The Arewa Consultative Forum has warned the Igbo against maltreating the Hausa living in the South-East in the guise of fighting the dreaded Boko Haram sect.
PUNCH newspaper reports that the ACF said maltreating the Hausa could jeopardise the Igbo’s investments, which it said amounted to over N45tn in just three states of the North.
The ACF Deputy National Secretary, Abubakar Umar, while receiving the South-South/South-East Arewa Coalition who paid a courtesy call on the Forum in Kaduna on Friday, said the warning became necessary in view of the ongoing intimidation of the Hausa in the South-East.
In particular reference to the issuance of Identification cards to the Hausa trading in the South-East by some governments in the region, Umar said that it should be done in good faith.
He, however, expressed fears that if the North should embark on such venture, the investments of the Igbo residence in the region could be endangered.
He said the development could cause crisis that might lead to undeserved division of Nigerians on ethnic or religious considerations.
Cautioning the South-East governments against engaging in what he termed “forceful” registration of the Hausa, the ACF chieftain said, “What is wrong in the exercise was that a segment of a community was the target.”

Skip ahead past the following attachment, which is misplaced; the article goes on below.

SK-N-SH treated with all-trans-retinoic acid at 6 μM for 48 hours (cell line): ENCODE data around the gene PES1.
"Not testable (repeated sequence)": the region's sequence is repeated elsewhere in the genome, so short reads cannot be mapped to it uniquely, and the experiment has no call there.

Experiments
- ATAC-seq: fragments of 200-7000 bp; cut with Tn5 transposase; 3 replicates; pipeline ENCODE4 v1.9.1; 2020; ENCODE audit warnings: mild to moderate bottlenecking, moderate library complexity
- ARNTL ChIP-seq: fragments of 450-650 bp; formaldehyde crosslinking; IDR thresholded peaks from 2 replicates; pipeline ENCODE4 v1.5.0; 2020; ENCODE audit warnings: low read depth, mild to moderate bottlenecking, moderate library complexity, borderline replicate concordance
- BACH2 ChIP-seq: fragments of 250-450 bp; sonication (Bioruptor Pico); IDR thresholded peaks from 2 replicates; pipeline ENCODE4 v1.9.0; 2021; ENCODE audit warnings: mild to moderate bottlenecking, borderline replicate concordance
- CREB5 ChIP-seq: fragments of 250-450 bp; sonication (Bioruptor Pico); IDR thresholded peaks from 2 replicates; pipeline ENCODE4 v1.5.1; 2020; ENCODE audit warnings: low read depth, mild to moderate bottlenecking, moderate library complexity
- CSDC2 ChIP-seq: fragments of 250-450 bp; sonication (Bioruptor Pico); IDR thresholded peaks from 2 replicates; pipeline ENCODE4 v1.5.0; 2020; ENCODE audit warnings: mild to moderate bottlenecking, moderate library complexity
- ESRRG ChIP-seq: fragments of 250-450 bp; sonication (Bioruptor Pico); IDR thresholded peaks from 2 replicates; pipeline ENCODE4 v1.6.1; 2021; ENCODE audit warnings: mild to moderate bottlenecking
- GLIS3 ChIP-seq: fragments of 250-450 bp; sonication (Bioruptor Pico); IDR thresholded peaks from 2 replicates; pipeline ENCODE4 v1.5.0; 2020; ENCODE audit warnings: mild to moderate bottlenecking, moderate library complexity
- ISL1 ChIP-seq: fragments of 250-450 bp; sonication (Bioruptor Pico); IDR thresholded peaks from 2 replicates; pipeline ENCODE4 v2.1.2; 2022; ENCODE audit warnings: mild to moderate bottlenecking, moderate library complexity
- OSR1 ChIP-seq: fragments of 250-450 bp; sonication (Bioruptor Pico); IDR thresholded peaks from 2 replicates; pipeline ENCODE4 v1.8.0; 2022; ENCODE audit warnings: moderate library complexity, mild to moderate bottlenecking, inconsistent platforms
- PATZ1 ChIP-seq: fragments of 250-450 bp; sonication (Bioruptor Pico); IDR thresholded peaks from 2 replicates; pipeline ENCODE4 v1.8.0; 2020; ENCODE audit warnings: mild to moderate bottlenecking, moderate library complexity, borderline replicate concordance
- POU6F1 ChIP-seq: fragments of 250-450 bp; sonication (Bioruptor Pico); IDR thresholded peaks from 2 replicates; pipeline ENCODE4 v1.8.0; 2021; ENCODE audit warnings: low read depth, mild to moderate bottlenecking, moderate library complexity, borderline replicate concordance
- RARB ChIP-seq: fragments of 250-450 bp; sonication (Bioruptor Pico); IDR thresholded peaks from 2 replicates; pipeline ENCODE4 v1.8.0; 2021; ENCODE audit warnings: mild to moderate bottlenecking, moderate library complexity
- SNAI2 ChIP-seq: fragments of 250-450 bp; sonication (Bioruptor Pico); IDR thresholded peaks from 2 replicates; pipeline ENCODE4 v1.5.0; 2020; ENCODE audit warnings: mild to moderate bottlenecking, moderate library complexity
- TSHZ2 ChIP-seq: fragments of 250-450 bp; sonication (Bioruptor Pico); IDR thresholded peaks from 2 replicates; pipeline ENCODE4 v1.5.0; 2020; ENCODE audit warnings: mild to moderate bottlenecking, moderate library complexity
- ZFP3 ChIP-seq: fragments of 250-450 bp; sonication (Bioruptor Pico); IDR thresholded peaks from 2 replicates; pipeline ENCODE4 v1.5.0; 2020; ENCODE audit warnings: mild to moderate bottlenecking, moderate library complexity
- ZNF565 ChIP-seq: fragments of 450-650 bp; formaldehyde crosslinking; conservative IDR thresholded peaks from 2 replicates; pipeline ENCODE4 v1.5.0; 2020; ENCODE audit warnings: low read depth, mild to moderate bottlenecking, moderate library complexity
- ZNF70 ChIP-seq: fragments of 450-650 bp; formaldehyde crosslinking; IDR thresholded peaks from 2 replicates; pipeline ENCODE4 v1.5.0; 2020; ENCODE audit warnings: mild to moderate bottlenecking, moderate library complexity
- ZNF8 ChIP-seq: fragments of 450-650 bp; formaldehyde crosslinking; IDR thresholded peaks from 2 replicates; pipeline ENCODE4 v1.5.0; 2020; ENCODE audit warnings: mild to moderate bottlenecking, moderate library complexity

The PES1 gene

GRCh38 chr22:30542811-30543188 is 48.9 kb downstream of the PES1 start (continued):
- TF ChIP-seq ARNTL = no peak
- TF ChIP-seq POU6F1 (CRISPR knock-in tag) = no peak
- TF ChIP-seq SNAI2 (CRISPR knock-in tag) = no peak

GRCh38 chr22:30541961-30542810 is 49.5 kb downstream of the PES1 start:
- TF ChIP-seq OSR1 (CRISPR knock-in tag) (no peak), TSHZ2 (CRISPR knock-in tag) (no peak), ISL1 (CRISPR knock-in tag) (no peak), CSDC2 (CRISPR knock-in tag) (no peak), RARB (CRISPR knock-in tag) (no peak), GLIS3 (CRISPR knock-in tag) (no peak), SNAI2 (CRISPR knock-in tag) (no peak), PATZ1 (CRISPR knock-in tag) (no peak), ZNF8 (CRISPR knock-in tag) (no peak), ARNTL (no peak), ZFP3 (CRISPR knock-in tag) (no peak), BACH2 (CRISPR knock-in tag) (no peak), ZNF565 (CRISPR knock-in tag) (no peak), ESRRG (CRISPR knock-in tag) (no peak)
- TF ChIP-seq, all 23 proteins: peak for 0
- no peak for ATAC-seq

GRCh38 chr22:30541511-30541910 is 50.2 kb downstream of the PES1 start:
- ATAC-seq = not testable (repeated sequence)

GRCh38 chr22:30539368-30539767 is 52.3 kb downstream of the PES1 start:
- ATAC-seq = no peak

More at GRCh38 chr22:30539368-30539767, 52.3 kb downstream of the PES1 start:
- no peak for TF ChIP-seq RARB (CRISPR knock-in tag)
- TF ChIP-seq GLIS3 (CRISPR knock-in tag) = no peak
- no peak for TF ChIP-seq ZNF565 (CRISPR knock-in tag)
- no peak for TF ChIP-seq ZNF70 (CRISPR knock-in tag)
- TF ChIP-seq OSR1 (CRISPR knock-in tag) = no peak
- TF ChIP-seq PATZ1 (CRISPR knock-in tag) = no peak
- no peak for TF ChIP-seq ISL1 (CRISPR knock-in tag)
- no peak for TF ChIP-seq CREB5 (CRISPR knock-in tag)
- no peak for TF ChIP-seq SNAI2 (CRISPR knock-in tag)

He insisted that statistics available to the Forum indicated that Igbo’s investments in Kaduna, Kano and Jos alone amounted to N45tn, claiming that with such huge investments in just three states, the South-East governments had no reason to maltreat the Hausa doing businesses in the region.
Umar said, “If the table turns round, it could be disastrous as these investments may suffer, but we are praying for understanding among the entire Nigerians to accept themselves wherever they live to earn legitimate means of livelihood.”
Umar recalled that the Yoruba and Igbo people in Jos lost N480bn and N410bn investments respectively to the 2011 post-election violence while the South-South also lost N970bn in the same crisis.
He added, “We know these statistics; we have these statistics, so we expect the Igbo to treat our kinsmen, our brothers and sisters in the East as kings and queens in view of the fact that the Igbos have more investments in the North than in the East.”